When it comes to fighting pathogenic bacteria, an international team of researchers has opined that a cocktail of two antibiotics would prove effective.
Individually, lankacidin and lankamycin, two antibiotics produced naturally by the microbe streptomyces, are marginally effective in warding off pathogens.
However, when used together, the two antibiotics were much more successful in inhibiting growth of dangerous pathogens such as MRSA, or methicillin-resistant Staphylococcus aureus, and possibly others, says lead researcher Alexander Mankin, professor and associate director of the UIC Centre for Pharmaceutical Biotechnology.
"What we found most amazing is that the two antibiotics appeared to help each other in stopping pathogens from making new proteins and in inhibiting bacterial growth," said Mankin.
Lankacidin and lankamycin act upon the ribosomes, the protein-synthesizing factories of the cell.
A newly-made protein exits the ribosome through a tunnel through the ribosome body. Some antibiotics stave off an infection by preventing the ribosome from assembling proteins, while others bind in the tunnel and block the protein's passage.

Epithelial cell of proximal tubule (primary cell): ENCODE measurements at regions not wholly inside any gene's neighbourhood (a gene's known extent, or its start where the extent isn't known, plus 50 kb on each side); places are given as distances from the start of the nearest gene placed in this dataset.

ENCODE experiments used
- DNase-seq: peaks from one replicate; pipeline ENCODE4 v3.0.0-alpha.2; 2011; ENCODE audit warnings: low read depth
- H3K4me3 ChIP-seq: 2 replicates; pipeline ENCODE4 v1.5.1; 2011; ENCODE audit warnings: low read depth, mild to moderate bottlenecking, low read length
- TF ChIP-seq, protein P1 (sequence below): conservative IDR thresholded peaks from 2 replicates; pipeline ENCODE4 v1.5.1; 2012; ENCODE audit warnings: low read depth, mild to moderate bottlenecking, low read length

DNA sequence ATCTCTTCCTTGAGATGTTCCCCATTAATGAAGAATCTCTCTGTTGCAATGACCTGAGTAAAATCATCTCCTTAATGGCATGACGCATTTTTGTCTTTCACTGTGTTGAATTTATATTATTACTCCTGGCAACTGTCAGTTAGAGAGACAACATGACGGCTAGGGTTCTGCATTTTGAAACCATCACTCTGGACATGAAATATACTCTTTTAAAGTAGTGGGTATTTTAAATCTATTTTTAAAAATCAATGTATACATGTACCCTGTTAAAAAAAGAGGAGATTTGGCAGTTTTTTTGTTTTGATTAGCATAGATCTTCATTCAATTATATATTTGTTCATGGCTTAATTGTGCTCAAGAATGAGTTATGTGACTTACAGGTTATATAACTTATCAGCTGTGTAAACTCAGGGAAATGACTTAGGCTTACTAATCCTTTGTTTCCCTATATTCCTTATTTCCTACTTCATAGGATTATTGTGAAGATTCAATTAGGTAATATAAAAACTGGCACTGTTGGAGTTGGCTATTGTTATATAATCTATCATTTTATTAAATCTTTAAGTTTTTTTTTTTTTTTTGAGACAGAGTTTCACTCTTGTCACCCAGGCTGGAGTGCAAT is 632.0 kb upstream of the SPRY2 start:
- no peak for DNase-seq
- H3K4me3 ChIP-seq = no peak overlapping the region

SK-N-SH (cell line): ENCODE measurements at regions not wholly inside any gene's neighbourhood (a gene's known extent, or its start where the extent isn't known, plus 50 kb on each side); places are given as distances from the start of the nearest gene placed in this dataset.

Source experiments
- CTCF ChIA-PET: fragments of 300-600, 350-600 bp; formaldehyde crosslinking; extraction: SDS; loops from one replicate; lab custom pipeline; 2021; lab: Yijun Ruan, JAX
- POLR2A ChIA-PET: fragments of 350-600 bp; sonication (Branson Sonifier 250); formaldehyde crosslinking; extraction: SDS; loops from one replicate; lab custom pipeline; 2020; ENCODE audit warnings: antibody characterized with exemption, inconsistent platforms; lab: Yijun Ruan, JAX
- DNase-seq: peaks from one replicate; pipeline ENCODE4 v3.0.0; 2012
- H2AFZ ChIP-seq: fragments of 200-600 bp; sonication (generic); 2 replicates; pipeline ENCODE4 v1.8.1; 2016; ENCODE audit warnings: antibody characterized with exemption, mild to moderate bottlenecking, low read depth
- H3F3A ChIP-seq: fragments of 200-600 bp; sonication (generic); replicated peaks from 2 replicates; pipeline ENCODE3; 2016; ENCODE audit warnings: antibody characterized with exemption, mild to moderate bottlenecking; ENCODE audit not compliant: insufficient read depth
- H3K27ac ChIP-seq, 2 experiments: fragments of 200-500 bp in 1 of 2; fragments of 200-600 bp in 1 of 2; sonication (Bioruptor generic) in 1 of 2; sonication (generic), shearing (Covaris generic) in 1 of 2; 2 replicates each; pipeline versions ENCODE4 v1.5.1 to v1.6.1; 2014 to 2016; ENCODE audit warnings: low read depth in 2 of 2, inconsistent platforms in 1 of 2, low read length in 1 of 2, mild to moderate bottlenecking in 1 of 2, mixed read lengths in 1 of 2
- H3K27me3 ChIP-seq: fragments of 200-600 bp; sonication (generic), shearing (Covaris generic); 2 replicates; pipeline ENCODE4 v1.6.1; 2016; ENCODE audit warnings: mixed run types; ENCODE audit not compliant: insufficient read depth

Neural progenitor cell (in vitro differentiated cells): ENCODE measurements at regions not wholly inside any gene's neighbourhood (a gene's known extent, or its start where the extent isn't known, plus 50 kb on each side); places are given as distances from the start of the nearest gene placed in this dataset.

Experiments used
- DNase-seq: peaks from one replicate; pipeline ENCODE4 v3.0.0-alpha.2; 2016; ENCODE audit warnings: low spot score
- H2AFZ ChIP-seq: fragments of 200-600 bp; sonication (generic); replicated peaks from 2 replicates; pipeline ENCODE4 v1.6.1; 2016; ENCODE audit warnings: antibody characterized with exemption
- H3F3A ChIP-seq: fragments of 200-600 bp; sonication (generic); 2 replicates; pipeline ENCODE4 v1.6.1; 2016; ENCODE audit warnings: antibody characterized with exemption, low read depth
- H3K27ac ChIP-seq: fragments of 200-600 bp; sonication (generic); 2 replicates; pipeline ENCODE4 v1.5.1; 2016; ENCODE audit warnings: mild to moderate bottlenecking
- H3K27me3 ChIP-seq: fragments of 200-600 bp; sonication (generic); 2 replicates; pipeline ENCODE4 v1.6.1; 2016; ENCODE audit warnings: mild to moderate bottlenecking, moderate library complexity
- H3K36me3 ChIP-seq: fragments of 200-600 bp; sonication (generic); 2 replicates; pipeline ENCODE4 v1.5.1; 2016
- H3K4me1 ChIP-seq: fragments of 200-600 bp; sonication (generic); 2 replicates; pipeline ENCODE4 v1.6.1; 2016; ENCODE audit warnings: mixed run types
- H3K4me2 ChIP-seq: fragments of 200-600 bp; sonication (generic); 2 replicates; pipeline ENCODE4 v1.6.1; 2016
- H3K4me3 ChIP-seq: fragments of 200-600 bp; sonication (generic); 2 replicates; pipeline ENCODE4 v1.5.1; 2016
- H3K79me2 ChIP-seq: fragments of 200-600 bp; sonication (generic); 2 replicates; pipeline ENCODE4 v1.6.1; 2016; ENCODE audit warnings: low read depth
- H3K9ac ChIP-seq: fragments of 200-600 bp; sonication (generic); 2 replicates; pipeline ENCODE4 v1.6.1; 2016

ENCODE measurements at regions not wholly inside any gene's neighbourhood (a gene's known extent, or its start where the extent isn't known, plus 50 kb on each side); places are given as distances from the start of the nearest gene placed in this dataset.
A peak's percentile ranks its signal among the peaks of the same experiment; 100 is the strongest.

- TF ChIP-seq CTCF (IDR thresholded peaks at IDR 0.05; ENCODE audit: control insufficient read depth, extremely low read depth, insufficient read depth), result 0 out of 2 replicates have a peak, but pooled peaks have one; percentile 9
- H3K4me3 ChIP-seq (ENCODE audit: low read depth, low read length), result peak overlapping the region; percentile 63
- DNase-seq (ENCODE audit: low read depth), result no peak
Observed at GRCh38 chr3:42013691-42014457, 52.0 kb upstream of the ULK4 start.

Through the use of X-ray crystallography, which determines the arrangement of atoms in biological molecules, the Israeli team, led by Ada Yonath, a 2009 Nobel Prize winner, discovered the exact binding site of lankacidin in the ribosome. Mankin's group demonstrated that lankacidin prevents the ribosome from assembling new proteins.
When researchers realized that streptomyces also manufactures lankamycin, they became curious whether the two drugs might help each other.
Biochemical analysis and molecular modeling showed that ankamycin binds in the ribosomal tunnel right next to ankacidin.
The study appears in online edition of the Proceedings of the National Academy of Sciences of the USA.